Q: What is some advice you have for a new yoga instructor?
A: Always teach to what feels right in your body and what speaks/radiates from your own heart. Also, try not to fall into the teacher’s curse of losing sight of your own practice. Make time to stay committed to your practice. It doesn’t have to be a studio class — it can be cultivating a home or self-practice. Keep some time sacred for yourself!

Together We Rise

My fearless yoga sculpt teachers Madeline and Kim led an empowering theme class in honor of International Women’s Day! Forty-three women and men joined together at CorePower Yoga Fairfax to celebrate the social, economic, cultural, political, and (health and fitness) achievement of women. The music and sequence were motivating and the whole class had a blast! During the midpoint of class, Kim yelled “I see you,” words of encouragement she uses to acknowledge that she knows we are working hard and giving it all we have to push through to the end! Two mother-daughter duos in attendance I thought were particularly inspiring, Madeline and her mom Julie, and devoted sculptor Jen who brought her daughter Morgan.

Today, I offer all of my #galOTgo followers this intention … “Don’t run away from what looks like a challenge. It may be an important part of your path. You have to be persistent and follow what you believe.”
– Tao Porchon-Lynch, 99-Years-Young Yoga Master

Time Flies When You’re on the Go

In 2015, I set out to complete a Spartan Trifecta, but not just any Sprint, Super and Beast, I purposely chose the most difficult Spartan Races on the east coast. I started with the Virginia Super at Wintergreen, then tackled the Vermont Beast at Killington, and finished with the Boston Sprint at Fenway Park. I entered the obstacle races solo and had the honor of connecting with some incredible competitors, and meeting their supporters along the way. Everyone I met made my experiences memorable and fun!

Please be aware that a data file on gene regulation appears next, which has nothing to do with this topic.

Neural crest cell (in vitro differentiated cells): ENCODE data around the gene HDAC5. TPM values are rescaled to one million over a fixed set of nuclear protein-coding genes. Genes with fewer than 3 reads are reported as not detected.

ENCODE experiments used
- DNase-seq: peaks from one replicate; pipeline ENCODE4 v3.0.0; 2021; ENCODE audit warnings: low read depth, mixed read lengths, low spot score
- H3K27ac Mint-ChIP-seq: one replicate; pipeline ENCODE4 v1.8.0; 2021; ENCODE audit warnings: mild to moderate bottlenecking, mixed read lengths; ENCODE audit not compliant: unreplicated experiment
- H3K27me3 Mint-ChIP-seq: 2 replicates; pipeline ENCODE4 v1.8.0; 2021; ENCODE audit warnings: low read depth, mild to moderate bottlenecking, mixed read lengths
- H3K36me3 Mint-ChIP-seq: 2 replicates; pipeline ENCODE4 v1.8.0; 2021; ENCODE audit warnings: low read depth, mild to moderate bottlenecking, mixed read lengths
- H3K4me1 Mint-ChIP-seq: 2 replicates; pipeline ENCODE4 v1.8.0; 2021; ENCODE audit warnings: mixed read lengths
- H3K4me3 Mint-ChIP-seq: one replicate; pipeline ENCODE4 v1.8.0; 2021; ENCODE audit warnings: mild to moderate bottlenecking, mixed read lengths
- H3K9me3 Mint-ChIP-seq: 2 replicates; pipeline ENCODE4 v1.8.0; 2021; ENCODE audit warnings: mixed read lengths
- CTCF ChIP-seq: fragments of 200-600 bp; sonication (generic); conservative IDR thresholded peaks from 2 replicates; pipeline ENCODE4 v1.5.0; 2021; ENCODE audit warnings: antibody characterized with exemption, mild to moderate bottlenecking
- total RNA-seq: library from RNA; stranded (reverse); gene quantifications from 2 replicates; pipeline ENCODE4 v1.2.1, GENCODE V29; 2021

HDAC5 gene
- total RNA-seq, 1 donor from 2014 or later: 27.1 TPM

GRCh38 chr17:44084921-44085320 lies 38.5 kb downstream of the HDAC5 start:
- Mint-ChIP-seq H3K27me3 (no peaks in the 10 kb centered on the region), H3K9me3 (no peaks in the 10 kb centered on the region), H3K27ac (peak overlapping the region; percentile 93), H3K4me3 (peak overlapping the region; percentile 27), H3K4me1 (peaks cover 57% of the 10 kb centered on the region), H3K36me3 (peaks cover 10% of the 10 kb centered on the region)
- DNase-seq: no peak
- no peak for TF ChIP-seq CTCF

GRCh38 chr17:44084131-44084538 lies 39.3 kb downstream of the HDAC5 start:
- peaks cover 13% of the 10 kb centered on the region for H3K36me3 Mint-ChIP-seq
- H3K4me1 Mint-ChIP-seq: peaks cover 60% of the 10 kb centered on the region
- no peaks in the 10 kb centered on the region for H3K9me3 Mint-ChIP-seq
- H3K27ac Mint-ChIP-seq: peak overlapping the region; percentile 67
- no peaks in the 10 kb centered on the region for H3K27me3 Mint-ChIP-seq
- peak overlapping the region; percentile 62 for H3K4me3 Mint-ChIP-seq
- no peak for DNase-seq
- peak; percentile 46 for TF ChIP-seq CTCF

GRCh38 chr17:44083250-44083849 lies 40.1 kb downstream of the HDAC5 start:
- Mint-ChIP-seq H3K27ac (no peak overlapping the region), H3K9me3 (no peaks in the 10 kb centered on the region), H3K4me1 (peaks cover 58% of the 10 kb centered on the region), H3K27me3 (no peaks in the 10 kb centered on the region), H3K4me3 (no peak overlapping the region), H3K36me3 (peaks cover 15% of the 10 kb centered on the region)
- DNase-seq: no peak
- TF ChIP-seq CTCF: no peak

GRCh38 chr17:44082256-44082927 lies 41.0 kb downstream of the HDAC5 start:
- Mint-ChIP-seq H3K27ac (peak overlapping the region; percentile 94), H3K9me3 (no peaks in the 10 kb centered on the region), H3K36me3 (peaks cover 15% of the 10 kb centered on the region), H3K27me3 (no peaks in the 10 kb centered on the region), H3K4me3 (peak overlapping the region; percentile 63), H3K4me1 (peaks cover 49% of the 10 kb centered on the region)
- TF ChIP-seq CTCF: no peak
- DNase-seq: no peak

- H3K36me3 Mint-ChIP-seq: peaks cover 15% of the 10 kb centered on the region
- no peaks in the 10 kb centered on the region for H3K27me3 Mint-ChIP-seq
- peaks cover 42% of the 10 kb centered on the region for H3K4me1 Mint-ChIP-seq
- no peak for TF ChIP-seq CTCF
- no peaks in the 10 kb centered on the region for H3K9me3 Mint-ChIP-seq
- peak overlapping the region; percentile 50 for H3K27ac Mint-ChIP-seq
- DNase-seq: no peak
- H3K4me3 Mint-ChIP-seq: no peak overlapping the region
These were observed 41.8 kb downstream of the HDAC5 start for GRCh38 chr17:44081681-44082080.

In 2016, some unexpected injuries and surgeries got in my way, but I focused my energy on making a comeback in 2017 because life is too short for a pity party! I trained year-round approximately five times a week and pushed myself outside my comfort zone to try races of all kinds that I had never done before.

I’m not going to sugar coat it; 2017 was exhausting, but I had a blast! I owe the privilege of being able to participate in the events below because of the support from my friends, community, and local businesses like Westfields Dental and CorePower Yoga Fairfax. Thanks to all for the positive memories!

DATE EVENT LOCATION
May 7 40th Anniversary TD Five Boro Bike Tour New York City, NY
May 14 DC Bike Ride Washington, DC
June 17 Tough Mudder Full Whistler Olympic Park, Vancouver, BC
July 29 VA Momentum: SUPTri (paddle board, bike, run) Bridgewater, VA
August 27 Philly 10K Philadelphia, PA
September 9 13 Colonies Ride Washington, DC
September 16 2017 National Capital Region 9/11 Memorial Stair Climb Oxon Hill, MD
September 23 GlowDogGlow 5K Loudoun, VA
October – January Yoga Teacher Training School Fairfax, VA